Back

Persan - Zweigelt

Persan - Zweigelt

This is an unusual variety which can come across as excellent but a little demanding - wild and wonderful reds. Persan is also very difficult to grow and in some years it just won't!

The grape gives wines of deep red colour with a corresponding inkyand dark mulberry fruit, often with a herbal nose and a well structured palate. Dense tannins, dark fruit compote, spicy pepper (depending on the day, I get black pepper, sometimes red and green pepper too) and again herbal notes in the mouth.

The whole production of Persan in Savoie and Isère was 10 hectares in 2013, divided among twenty producers. Nearly all of them are organic. The largest producer of Persan in Savoie has only 0.8 hectares. This is a rare grape indeed.

We have two Persans. One, from our rescuer of grape varieties Philippe Grisard who with his brother was instrumental in the revival of the variety, highlighting the wine's structure, harmonious herbal notes and fruit - a smooth wine (as much as Persan can be smooth, that is!). A second one, from the more natural wine and experimentally minded Raphael Saint Germain allowing the wilder side of the tannins and more exhuberance.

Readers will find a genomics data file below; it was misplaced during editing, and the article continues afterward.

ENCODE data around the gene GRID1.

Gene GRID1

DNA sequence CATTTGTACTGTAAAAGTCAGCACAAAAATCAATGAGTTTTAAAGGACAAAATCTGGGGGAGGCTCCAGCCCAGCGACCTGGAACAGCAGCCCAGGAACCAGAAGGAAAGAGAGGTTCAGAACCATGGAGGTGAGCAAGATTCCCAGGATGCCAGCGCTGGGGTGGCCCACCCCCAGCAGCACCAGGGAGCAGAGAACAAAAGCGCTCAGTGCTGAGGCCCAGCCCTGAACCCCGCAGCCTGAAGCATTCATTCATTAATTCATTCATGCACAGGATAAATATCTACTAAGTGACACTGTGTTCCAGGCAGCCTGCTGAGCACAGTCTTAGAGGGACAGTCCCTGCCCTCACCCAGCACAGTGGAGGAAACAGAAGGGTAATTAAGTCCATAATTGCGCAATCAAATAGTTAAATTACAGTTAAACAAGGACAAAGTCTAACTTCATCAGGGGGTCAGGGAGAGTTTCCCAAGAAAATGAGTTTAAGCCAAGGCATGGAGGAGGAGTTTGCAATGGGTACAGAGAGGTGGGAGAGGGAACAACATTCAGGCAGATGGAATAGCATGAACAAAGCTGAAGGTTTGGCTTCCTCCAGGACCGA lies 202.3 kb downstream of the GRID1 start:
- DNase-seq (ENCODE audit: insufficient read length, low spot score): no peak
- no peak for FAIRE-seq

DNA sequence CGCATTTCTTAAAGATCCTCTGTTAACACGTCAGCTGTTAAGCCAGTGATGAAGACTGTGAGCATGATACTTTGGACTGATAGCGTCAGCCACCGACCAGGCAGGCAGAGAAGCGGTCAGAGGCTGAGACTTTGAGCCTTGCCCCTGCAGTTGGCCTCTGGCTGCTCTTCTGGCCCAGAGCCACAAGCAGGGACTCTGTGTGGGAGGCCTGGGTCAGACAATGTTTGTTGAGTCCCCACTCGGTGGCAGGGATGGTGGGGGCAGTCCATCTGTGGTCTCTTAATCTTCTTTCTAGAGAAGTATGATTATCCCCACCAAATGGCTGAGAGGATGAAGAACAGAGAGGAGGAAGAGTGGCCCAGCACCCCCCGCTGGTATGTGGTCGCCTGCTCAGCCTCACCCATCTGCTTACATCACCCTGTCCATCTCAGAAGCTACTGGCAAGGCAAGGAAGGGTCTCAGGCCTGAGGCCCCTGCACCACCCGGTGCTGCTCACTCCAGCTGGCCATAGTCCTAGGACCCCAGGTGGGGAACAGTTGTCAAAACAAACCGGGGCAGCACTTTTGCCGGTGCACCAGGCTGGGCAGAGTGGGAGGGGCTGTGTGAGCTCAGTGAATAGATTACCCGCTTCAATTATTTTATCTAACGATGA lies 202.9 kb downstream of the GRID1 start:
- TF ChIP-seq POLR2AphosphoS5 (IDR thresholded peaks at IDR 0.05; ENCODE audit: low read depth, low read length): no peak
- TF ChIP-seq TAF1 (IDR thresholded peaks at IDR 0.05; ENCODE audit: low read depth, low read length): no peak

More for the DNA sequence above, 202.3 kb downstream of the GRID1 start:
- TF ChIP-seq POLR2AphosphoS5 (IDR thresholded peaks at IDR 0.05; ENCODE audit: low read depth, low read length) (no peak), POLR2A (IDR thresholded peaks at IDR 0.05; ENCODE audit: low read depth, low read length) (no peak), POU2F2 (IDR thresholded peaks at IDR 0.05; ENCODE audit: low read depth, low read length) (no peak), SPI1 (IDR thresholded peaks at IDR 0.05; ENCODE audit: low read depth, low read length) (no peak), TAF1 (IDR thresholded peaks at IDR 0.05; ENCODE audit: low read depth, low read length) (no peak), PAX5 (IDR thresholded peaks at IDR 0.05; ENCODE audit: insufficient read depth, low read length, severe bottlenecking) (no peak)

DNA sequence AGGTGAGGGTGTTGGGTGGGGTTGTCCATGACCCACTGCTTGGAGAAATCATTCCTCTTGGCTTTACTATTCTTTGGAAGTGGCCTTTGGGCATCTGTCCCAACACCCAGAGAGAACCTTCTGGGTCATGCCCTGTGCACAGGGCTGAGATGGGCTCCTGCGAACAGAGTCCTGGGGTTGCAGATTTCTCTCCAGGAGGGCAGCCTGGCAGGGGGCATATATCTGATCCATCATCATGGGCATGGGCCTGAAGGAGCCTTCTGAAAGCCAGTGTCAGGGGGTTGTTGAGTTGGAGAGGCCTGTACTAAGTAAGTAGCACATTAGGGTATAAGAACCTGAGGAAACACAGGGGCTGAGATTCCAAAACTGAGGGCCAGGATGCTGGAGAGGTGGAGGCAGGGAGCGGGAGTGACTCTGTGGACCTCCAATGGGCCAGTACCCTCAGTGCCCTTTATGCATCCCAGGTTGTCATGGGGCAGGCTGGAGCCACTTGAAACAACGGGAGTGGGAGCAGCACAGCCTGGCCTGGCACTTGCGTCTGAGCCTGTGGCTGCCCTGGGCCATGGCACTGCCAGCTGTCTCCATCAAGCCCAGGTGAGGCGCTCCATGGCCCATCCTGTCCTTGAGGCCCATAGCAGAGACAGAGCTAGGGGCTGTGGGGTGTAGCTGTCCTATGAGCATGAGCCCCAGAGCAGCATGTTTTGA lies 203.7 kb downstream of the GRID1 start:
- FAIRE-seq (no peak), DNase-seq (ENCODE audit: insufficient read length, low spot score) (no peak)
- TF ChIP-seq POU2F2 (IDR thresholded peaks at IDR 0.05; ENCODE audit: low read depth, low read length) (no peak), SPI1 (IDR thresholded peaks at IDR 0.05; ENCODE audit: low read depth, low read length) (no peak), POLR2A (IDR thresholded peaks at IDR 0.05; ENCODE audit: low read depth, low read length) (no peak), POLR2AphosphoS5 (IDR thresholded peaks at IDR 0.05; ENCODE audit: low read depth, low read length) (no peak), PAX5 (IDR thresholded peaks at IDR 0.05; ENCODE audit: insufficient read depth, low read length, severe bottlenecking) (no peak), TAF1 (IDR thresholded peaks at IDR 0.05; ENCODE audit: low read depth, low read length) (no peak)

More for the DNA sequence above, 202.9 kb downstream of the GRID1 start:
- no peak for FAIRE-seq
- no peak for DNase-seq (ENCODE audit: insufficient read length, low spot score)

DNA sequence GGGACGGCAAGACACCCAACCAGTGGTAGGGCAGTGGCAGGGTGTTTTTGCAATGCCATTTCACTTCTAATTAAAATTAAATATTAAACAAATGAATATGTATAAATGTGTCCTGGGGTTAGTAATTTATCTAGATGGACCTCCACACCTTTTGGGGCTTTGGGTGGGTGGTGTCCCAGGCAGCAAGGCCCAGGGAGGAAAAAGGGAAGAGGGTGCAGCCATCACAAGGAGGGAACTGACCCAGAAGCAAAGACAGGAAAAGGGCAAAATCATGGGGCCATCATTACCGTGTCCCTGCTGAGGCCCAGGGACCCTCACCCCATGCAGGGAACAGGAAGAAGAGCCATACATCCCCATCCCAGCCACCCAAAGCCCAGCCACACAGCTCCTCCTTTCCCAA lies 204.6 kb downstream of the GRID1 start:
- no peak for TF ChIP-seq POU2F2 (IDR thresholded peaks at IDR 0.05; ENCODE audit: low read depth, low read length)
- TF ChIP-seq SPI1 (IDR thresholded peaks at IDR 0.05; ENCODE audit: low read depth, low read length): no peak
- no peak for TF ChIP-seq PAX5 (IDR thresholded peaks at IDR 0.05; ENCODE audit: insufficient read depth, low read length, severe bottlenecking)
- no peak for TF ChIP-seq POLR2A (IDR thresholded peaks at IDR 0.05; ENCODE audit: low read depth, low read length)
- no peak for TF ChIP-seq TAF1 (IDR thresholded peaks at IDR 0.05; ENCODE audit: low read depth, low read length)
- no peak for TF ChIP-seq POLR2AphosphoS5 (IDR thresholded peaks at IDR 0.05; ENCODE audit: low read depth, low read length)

Frankly - try both!

Grid List

Set Descending Direction

8 Item(s)

Grid List

Set Descending Direction

8 Item(s)

What to Expect

The wines tend to be a lovely deep ruby colour and the nose is almost physically chewable with lingering black fruits, combining with sweet tones of treacle and caramel and a hint of stewed prunes in the background. Absolutely gorgeous.

On tasting, it is a surprise to find that it is typically lighter in the body than the nose suggested. Flavours of black fruits, especially cherry, come through with hints of plum in the background. Some Zweigelt will give a lot of spice, especially cinnamon. The length of this wine can be astonishing.

Lineage

Zweigelt is named after its creator, Dr Zweigelt, who crossed St. Laurent and Blaufränkisch in 1922 at the research centre in Klosterneuburg. Whilst crossing two great grapes does not guarantee a greater, this comes pretty close. Both parents are used to making beautiful wine and the child is too.

It was originally named Rotburger and in places is still known by that synonym today. However that can be very confusing as there is another grape, totally unrelated, called Rotberger.

Knowing the parentage of Zweigelt, it is clear that it is the grandchild of both Gouais Blanc and Pinot, making it part of serious grape royalty. It is also a parent of Roesler, also created in Klosterneuburg, an up-and-coming red grape in Austria.

Contact Us